Most companies will not have a dedicated cyber policy. Instead they may have an extension to a property damage and business interruption policy to deal with first party risks which may be experienced by the company first hand in the event of an attack, and an extension to a professional indemnity, or other liability and errors and omissions policy to cover third party risks. Even if these endorsements provide cover for all of the direct losses involved in a cyber attack, it is very unlikely that they would cover the anticipated changes in legislation and the costs of investigating and recovering from such an event. To put it in context, Marsh & McLennan Cos. recently estimated that the U.S. cyber insurance market could double this year to $2 billion in gross written premiums from an estimated $1 billion in 2013. Europe is lagging some way behind, with the market estimated at less than $150 million. However, there are now many new products on the London market, with insurers keen to catch up on lost ground and respond to consumer demand.

The EU Data Protection Regulation (the "Regulation")

First published over two years ago, the Regulation is nearing the final stage of drafting. The Regulation aims to put in place a single system for the protection of personal data throughout the EU. At present, some European companies are not subject to the current EU data regime. Data processors, for example, do not currently have to comply, but will be subject to the impending changes. In addition, the Regulation will apply to more non-EU based companies than previously and will now include data controllers outside of the EU, where those controllers process data belonging to EU subjects in relation to the offering of goods and services in the EU.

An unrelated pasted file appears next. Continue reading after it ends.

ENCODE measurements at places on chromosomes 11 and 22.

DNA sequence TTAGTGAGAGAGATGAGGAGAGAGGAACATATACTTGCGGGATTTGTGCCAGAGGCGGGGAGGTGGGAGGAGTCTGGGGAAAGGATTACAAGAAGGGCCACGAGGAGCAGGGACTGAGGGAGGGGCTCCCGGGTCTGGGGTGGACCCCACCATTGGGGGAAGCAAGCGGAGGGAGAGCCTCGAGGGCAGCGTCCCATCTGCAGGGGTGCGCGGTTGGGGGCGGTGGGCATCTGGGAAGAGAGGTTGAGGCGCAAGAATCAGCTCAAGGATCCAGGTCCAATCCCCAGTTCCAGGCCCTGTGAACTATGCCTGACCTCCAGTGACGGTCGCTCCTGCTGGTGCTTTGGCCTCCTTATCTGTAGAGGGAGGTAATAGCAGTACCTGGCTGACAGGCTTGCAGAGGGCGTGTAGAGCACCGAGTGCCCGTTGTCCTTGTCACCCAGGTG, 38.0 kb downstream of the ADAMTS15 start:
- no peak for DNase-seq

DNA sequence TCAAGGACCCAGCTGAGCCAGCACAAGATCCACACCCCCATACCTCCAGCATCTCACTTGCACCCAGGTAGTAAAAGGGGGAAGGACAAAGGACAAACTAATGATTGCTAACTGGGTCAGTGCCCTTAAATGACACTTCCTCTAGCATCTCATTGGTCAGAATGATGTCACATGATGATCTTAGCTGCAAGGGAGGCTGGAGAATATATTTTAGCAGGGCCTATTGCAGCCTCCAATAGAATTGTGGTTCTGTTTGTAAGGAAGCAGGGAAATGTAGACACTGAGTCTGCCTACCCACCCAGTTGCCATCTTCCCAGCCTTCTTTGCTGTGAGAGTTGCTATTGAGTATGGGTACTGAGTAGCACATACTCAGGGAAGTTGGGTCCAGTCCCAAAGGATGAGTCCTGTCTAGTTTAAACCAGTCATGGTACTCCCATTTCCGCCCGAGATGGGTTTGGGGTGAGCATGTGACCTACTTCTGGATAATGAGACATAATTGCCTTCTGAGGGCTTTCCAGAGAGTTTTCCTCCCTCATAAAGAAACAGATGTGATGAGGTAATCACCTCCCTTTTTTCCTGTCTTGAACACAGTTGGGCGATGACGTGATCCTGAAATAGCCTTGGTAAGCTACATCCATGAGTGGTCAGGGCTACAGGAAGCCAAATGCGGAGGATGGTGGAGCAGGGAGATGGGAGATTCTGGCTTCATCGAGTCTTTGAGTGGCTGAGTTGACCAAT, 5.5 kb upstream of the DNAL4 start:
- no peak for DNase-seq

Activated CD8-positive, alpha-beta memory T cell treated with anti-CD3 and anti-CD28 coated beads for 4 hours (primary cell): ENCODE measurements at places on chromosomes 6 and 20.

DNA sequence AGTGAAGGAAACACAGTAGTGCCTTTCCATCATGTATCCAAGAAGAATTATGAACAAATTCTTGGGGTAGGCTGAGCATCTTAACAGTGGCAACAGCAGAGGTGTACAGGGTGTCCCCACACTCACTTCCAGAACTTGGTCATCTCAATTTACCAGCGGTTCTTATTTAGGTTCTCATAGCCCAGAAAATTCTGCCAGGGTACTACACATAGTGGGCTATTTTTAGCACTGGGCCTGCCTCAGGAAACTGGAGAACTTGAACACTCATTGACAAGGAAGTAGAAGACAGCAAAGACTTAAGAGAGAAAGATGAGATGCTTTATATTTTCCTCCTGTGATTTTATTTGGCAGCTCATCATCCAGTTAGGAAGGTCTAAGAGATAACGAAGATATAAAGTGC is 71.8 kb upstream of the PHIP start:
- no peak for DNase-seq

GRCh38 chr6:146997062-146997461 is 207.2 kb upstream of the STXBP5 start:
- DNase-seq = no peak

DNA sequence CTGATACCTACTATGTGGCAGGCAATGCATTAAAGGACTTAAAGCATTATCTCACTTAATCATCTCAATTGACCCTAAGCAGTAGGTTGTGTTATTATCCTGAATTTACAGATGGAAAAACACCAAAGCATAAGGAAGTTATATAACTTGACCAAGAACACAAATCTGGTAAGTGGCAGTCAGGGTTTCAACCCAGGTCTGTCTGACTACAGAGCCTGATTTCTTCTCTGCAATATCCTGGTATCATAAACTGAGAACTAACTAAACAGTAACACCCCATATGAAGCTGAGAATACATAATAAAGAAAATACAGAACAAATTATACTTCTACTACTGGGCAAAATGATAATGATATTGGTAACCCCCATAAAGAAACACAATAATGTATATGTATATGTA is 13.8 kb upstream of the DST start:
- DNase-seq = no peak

The main impact of the Regulation will be the increase in fines for breaches of the Regulation. The exact level of the fines is still under discussion, but companies could be on the hook for fines in the region of 2-5% of global turnover. Such draconian fines will only be applied to intentional or negligent breaches, but the message is clear: the penalties for misuse of personal data, whether caused by you or by an unrelated cyber attacker, will be increased. It will be interesting to see the extent of cover offered to insure against these fines. Often in general policies cover for fines and penalties is expressly excluded, particularly if they are incurred due to wilful misconduct or negligence. However, there is no rule of law or public policy reason in this jurisdiction which prevents insurance cover for any type of civil fine or penalty. The market has been offering limited cover for PCI Fines and Penalties of up to £5 million and Regulatory Defence and Penalties of up to £10 million in separate Cyber policies.

Another key development is that the Regulation will allow individuals to claim directly against data processors, in addition to data controllers. Such claims will now extend to non-pecuniary loss, which will add an extra layer of consideration to the assessment of third party liability risk.

Added to these statutory pressures, the Financial Conduct Authority (FCA) included the topic of "Resilience against cyber-attacks" in its 2014 Business Plan and Risk Outlook. This means that all financial institutions will start to come under greater scrutiny in this area, which may well lead to a requirement to review IT systems and capabilities and add cyber-attacks as a specific category in annual risk assessments.

New products on the market